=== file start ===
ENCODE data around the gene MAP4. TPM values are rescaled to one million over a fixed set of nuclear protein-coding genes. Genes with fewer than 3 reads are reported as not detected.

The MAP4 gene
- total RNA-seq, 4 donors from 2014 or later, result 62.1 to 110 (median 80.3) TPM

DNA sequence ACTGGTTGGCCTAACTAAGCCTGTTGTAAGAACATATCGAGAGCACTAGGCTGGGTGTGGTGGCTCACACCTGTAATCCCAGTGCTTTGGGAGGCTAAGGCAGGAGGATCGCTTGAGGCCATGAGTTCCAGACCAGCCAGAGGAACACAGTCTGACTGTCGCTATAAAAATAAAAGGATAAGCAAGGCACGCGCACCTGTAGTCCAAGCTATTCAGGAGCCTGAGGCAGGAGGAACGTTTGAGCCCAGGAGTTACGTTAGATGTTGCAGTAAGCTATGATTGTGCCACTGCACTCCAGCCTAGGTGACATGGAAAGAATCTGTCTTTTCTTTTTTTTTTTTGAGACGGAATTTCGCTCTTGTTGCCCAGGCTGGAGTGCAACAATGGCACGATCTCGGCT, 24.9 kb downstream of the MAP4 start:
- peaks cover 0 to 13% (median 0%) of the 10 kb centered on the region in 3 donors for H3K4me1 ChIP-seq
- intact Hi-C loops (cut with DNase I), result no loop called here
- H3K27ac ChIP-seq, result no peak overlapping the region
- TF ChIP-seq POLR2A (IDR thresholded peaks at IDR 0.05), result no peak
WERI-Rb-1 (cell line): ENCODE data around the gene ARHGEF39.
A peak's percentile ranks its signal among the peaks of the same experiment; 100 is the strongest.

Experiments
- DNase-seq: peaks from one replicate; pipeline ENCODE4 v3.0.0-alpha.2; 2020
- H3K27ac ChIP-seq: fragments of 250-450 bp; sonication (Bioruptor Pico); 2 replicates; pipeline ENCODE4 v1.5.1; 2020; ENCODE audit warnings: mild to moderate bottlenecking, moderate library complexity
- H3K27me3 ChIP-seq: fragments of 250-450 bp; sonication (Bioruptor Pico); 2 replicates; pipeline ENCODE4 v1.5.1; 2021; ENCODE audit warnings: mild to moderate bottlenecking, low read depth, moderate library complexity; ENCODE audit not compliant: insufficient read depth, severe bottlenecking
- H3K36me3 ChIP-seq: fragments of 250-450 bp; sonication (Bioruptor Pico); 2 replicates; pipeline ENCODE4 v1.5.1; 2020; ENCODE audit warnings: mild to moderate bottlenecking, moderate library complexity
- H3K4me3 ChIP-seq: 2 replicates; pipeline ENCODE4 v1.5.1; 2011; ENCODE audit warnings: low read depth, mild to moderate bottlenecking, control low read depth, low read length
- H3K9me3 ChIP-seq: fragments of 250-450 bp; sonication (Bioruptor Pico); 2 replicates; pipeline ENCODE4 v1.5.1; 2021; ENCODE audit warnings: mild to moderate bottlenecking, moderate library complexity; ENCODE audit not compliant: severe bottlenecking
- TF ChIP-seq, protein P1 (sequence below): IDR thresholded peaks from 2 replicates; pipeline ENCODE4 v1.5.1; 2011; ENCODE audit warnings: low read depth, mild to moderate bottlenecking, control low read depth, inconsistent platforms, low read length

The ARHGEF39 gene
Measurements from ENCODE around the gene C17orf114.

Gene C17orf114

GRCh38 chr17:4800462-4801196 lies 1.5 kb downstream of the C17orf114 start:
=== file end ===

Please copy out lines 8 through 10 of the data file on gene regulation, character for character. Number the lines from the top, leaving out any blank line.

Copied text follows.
- TF ChIP-seq POLR2A (IDR thresholded peaks at IDR 0.05), result no peak
WERI-Rb-1 (cell line): ENCODE data around the gene ARHGEF39.
A peak's percentile ranks its signal among the peaks of the same experiment; 100 is the strongest.